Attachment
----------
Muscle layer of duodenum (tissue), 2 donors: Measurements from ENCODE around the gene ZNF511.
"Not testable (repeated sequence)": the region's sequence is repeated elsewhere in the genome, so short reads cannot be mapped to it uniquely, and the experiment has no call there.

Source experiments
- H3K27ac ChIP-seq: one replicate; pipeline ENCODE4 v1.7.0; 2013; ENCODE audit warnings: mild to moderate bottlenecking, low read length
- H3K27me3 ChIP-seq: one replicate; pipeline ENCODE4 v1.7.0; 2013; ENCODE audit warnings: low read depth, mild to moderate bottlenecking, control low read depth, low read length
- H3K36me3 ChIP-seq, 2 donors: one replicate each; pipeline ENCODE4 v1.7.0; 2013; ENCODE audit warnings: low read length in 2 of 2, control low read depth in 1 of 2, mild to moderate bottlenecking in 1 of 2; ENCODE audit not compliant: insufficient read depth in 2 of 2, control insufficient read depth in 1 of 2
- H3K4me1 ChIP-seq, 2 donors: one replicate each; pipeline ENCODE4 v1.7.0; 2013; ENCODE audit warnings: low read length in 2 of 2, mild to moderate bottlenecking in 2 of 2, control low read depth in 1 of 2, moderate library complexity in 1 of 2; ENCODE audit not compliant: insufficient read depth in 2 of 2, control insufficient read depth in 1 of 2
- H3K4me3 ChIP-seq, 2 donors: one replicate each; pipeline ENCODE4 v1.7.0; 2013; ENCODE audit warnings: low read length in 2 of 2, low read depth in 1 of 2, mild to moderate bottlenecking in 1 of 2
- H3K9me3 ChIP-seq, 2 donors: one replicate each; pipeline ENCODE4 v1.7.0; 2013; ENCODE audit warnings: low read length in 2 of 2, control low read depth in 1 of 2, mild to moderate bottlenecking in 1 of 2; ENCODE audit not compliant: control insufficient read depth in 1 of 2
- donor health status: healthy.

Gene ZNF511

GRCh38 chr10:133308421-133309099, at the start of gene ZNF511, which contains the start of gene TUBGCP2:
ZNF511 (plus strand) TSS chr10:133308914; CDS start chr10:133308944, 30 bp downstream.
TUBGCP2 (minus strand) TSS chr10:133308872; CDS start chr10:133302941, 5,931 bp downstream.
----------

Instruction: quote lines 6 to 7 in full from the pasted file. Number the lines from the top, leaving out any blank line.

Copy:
- H3K36me3 ChIP-seq, 2 donors: one replicate each; pipeline ENCODE4 v1.7.0; 2013; ENCODE audit warnings: low read length in 2 of 2, control low read depth in 1 of 2, mild to moderate bottlenecking in 1 of 2; ENCODE audit not compliant: insufficient read depth in 2 of 2, control insufficient read depth in 1 of 2
- H3K4me1 ChIP-seq, 2 donors: one replicate each; pipeline ENCODE4 v1.7.0; 2013; ENCODE audit warnings: low read length in 2 of 2, mild to moderate bottlenecking in 2 of 2, control low read depth in 1 of 2, moderate library complexity in 1 of 2; ENCODE audit not compliant: insufficient read depth in 2 of 2, control insufficient read depth in 1 of 2